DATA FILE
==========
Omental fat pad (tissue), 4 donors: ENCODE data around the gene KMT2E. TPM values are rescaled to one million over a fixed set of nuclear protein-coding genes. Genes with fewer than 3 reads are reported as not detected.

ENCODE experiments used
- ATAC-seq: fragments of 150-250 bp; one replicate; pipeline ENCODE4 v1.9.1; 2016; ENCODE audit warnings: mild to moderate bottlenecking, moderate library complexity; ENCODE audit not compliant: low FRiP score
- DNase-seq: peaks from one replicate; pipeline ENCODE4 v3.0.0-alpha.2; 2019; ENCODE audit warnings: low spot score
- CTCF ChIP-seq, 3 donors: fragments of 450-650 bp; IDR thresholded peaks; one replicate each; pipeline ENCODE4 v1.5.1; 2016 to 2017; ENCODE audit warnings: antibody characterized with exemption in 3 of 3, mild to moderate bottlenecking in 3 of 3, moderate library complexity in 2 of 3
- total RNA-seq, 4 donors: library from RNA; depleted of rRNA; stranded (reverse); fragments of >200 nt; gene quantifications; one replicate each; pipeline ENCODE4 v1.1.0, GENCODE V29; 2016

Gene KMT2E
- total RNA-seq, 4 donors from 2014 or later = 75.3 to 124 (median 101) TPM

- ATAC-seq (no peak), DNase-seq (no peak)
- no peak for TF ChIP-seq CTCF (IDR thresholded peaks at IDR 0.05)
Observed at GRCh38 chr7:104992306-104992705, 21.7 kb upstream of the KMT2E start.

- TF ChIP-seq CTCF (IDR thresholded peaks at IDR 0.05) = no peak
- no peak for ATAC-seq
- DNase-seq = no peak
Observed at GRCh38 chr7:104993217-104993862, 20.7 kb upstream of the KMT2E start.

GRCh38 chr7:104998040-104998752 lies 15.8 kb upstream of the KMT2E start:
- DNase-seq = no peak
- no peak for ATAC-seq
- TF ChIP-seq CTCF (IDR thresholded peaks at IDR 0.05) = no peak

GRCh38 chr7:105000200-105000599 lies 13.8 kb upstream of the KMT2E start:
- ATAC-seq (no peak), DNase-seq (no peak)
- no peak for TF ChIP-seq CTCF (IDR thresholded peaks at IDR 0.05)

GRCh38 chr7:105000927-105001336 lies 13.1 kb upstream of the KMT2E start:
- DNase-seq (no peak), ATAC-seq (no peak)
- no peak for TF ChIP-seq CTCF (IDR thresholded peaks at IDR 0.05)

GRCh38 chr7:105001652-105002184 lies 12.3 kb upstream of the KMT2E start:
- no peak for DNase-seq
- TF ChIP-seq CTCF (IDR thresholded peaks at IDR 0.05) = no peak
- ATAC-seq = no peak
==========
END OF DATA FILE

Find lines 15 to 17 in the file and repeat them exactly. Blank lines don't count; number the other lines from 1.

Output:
Observed at GRCh38 chr7:104993217-104993862, 20.7 kb upstream of the KMT2E start.

GRCh38 chr7:104998040-104998752 lies 15.8 kb upstream of the KMT2E start:
- DNase-seq = no peak